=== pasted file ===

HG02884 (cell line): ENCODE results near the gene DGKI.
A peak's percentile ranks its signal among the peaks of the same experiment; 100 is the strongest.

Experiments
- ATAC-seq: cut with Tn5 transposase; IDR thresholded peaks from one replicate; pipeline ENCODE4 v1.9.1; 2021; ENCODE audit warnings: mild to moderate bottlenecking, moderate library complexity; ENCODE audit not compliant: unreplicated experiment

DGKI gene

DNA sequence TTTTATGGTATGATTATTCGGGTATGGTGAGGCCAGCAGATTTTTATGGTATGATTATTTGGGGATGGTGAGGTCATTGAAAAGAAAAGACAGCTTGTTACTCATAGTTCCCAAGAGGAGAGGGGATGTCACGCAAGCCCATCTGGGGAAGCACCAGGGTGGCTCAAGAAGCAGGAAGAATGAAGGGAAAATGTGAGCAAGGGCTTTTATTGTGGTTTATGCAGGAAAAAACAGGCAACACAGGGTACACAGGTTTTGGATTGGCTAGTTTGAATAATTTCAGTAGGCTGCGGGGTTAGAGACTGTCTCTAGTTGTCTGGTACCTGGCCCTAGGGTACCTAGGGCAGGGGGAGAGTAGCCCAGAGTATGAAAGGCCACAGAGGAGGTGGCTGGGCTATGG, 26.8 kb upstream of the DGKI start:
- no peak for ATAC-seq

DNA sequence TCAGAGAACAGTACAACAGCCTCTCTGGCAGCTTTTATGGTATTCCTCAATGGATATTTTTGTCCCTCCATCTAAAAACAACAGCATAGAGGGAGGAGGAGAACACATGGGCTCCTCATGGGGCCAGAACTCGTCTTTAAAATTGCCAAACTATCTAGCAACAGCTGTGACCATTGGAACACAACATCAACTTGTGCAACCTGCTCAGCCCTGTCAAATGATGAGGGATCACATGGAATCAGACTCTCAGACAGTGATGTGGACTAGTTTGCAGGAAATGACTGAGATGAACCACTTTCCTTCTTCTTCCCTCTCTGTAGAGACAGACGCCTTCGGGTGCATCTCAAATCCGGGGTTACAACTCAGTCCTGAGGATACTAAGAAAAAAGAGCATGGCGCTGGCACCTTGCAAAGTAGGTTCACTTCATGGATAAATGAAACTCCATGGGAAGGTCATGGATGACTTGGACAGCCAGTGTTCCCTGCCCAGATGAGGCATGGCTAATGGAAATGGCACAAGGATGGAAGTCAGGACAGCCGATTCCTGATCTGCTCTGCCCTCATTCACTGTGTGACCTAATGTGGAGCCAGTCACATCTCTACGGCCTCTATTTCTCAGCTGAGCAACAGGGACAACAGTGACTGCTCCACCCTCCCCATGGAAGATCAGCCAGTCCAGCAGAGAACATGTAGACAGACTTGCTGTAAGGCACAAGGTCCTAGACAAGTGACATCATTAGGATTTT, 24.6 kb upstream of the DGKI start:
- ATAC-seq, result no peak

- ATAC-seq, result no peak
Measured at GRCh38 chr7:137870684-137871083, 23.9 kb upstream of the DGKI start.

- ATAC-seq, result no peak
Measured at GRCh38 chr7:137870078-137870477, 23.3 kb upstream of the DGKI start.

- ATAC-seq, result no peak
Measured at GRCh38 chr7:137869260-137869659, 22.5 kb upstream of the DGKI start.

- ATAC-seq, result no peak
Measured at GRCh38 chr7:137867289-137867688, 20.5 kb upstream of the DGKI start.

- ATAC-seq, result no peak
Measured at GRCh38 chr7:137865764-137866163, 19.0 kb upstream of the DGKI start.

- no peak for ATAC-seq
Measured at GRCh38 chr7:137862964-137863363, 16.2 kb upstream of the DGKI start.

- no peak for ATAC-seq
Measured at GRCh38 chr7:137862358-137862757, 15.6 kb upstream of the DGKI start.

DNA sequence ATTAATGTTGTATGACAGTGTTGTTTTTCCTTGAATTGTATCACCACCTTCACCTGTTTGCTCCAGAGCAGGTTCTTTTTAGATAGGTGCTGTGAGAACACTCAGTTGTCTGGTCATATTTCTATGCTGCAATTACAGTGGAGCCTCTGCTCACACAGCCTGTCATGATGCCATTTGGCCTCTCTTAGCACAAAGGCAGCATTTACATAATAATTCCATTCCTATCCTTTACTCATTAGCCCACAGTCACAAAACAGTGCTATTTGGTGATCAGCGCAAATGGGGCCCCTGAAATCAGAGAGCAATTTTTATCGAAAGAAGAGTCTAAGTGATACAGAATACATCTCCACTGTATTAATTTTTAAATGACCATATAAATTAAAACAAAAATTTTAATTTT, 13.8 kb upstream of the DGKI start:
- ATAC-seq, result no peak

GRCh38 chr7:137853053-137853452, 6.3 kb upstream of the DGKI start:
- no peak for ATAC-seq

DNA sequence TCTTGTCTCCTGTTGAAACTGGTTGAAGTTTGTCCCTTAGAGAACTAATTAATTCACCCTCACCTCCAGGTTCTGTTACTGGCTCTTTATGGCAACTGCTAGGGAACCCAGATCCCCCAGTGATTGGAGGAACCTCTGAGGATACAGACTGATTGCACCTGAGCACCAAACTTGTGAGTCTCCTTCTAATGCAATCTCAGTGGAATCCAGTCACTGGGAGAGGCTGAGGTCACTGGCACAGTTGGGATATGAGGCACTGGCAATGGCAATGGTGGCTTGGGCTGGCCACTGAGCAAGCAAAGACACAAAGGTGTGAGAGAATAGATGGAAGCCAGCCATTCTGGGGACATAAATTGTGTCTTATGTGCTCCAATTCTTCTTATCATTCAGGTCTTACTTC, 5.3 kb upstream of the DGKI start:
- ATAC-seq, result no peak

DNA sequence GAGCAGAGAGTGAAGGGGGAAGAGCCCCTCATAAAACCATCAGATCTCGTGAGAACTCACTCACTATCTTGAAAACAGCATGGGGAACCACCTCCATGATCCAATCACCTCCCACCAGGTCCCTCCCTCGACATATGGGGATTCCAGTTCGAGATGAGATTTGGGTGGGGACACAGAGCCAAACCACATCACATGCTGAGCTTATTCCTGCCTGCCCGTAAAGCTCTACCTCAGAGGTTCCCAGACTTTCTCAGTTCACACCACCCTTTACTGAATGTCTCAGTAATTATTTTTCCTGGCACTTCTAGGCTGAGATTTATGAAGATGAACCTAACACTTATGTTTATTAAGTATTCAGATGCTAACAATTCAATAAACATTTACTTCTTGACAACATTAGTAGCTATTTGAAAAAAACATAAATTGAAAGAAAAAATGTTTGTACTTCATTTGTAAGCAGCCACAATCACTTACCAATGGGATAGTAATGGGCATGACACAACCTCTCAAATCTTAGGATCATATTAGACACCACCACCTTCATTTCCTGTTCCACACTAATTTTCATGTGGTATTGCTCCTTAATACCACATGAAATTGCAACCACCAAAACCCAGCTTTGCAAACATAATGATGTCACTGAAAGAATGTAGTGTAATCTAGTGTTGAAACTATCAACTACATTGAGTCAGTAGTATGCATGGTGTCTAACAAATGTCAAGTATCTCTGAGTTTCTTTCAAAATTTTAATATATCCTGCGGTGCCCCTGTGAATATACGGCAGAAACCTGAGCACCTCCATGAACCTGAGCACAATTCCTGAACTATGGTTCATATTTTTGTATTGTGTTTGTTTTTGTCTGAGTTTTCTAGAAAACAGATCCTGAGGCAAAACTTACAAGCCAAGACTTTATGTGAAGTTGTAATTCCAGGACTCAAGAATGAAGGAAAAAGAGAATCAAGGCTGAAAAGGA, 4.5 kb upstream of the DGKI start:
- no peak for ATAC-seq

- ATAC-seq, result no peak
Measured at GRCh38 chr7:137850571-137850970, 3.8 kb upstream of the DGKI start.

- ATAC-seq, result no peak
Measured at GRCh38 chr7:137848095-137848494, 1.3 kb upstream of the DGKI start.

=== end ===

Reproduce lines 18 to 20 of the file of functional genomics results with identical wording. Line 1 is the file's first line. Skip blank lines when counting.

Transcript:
- ATAC-seq, result no peak
Measured at GRCh38 chr7:137865764-137866163, 19.0 kb upstream of the DGKI start.

- no peak for ATAC-seq